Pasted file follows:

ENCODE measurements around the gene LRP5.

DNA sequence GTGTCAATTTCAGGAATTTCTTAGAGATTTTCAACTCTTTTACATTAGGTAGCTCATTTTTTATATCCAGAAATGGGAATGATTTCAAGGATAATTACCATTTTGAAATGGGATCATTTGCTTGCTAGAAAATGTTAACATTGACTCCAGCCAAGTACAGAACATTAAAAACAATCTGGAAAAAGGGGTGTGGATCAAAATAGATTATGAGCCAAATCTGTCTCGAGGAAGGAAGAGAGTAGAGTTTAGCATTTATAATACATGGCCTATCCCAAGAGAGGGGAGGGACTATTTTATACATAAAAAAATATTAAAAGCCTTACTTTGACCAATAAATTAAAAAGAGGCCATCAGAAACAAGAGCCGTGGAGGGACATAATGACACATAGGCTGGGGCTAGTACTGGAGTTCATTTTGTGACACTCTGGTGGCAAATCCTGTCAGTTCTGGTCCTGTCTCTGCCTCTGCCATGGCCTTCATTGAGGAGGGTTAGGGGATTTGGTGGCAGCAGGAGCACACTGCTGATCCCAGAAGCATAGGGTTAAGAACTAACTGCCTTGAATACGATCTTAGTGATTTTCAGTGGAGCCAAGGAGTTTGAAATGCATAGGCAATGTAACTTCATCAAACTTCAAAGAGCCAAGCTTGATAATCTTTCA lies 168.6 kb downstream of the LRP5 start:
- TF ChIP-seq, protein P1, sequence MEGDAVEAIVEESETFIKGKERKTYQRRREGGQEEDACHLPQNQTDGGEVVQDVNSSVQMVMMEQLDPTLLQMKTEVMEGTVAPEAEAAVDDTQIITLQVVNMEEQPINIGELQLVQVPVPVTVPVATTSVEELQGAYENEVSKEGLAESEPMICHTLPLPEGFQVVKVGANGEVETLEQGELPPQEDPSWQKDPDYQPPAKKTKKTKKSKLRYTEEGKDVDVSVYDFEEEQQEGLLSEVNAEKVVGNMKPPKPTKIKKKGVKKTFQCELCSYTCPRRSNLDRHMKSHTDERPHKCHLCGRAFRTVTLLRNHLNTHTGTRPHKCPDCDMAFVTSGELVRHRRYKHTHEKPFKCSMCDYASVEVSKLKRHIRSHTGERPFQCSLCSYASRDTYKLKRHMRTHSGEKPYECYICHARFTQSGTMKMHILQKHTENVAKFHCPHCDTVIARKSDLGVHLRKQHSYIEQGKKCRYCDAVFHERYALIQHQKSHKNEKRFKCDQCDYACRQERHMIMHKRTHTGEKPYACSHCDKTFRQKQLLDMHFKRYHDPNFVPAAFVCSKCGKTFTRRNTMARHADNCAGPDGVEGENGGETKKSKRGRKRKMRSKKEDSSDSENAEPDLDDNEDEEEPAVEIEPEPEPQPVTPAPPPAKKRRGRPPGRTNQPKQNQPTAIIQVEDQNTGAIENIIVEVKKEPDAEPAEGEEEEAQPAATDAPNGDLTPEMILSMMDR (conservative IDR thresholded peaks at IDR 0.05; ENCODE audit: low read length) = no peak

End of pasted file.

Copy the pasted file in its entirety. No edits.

ENCODE measurements around the gene LRP5.

DNA sequence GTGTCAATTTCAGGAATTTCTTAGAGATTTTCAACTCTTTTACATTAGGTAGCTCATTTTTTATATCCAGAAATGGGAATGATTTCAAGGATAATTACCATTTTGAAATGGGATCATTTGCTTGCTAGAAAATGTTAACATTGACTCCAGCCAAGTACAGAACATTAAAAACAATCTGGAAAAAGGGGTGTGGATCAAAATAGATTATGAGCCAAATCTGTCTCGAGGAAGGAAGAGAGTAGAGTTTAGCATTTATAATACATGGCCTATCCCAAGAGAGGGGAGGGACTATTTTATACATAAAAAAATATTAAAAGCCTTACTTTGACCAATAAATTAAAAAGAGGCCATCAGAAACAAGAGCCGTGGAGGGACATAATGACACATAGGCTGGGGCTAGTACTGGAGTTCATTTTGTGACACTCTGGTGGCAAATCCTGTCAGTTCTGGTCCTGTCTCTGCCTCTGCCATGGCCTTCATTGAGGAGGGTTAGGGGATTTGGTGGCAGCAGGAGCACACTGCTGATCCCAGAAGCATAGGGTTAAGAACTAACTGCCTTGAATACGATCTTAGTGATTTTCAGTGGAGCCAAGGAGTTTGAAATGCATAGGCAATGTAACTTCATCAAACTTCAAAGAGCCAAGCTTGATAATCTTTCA lies 168.6 kb downstream of the LRP5 start:
- TF ChIP-seq, protein P1, sequence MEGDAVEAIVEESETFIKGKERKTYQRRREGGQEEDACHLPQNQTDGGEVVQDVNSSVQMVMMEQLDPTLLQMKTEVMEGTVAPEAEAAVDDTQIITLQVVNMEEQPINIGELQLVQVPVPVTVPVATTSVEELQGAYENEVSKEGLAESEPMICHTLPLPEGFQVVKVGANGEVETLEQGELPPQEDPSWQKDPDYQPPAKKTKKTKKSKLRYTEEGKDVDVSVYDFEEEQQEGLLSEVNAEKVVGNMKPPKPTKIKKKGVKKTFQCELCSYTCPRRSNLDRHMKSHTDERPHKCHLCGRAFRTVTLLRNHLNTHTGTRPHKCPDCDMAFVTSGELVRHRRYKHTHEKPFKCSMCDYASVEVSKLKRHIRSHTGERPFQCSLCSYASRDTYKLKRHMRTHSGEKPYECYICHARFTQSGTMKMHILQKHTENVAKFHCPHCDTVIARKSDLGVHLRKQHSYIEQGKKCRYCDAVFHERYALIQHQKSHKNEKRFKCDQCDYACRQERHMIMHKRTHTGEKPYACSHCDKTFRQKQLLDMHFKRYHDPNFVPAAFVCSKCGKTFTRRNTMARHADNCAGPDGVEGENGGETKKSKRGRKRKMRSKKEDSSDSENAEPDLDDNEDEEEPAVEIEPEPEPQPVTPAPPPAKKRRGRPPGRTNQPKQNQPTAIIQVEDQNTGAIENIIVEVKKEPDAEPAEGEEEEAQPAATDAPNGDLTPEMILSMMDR (conservative IDR thresholded peaks at IDR 0.05; ENCODE audit: low read length) = no peak